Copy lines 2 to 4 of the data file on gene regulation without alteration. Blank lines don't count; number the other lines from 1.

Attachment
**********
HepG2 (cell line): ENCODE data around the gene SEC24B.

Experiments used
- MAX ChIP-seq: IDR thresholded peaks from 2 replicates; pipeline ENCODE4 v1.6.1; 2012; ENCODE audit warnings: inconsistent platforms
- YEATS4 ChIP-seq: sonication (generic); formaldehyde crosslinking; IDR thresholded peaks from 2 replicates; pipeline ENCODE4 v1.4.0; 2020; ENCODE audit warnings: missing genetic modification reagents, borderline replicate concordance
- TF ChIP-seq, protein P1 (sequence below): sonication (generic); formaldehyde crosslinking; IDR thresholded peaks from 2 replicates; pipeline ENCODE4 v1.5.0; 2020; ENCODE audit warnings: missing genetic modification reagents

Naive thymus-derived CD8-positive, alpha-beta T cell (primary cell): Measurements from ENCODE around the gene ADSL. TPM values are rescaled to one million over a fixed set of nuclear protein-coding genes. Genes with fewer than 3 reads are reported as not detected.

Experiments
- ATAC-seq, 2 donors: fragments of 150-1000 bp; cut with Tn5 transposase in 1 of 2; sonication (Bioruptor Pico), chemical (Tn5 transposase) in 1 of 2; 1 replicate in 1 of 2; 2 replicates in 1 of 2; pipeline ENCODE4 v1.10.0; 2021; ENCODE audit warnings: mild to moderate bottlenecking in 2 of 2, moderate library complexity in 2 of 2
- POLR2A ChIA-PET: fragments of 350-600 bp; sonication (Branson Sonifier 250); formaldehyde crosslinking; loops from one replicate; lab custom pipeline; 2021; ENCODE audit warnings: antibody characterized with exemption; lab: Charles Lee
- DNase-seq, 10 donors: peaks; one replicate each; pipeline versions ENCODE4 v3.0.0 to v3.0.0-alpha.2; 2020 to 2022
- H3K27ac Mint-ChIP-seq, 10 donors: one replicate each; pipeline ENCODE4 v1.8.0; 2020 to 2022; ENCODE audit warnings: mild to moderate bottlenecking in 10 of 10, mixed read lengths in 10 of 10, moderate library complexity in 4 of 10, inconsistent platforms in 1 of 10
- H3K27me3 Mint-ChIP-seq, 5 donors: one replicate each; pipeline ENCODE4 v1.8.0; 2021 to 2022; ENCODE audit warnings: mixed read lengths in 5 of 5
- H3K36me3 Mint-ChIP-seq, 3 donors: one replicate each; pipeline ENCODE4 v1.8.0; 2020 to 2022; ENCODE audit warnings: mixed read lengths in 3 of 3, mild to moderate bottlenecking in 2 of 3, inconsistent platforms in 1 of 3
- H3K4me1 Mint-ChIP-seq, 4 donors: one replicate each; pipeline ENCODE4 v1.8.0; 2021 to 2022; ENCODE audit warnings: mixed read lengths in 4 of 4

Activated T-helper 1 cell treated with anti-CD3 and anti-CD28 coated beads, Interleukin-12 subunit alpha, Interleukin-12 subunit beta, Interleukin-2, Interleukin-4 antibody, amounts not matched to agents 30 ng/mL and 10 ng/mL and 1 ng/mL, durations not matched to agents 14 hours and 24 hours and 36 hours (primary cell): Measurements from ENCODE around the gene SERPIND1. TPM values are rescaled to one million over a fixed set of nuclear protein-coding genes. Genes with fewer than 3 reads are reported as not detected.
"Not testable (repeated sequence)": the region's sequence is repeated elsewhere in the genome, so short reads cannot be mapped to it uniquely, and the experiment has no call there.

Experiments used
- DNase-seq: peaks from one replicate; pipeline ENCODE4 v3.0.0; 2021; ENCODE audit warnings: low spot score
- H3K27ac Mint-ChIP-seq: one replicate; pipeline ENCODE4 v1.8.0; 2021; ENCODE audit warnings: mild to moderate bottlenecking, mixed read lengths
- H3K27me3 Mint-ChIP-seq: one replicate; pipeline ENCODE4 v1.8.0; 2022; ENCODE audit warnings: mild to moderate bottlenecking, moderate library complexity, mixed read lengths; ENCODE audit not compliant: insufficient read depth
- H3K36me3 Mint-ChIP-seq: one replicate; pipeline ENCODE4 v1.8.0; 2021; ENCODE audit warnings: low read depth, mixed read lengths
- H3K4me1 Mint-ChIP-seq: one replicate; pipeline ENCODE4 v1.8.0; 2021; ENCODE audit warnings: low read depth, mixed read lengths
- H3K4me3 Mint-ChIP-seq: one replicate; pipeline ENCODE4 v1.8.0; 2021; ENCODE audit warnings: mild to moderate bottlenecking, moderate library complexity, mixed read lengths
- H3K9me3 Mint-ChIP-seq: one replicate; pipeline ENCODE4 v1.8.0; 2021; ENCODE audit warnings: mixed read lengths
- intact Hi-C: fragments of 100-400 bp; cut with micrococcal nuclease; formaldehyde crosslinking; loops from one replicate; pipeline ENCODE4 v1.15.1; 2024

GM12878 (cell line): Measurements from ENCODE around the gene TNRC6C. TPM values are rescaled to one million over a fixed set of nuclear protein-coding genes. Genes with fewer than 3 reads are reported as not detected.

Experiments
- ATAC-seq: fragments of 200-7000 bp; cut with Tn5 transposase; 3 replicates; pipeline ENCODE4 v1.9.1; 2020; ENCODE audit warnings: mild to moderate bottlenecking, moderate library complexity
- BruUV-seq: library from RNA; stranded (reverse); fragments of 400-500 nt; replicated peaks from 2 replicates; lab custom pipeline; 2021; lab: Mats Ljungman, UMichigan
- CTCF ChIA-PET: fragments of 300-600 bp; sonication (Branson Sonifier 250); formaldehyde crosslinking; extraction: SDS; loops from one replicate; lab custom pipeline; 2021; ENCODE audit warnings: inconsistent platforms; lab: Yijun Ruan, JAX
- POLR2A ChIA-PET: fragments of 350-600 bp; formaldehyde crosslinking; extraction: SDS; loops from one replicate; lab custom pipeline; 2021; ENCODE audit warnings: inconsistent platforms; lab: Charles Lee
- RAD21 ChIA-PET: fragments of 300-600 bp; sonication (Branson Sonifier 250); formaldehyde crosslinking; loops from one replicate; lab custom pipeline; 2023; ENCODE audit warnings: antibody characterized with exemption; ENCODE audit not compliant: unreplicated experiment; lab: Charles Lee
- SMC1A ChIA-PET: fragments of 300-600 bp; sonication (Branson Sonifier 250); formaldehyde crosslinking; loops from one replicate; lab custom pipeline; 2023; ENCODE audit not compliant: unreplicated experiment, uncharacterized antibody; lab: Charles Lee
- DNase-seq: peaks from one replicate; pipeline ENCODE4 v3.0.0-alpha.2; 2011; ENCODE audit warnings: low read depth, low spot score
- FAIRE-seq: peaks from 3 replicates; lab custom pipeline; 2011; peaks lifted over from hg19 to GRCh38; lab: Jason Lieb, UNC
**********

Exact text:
Experiments used
- MAX ChIP-seq: IDR thresholded peaks from 2 replicates; pipeline ENCODE4 v1.6.1; 2012; ENCODE audit warnings: inconsistent platforms
- YEATS4 ChIP-seq: sonication (generic); formaldehyde crosslinking; IDR thresholded peaks from 2 replicates; pipeline ENCODE4 v1.4.0; 2020; ENCODE audit warnings: missing genetic modification reagents, borderline replicate concordance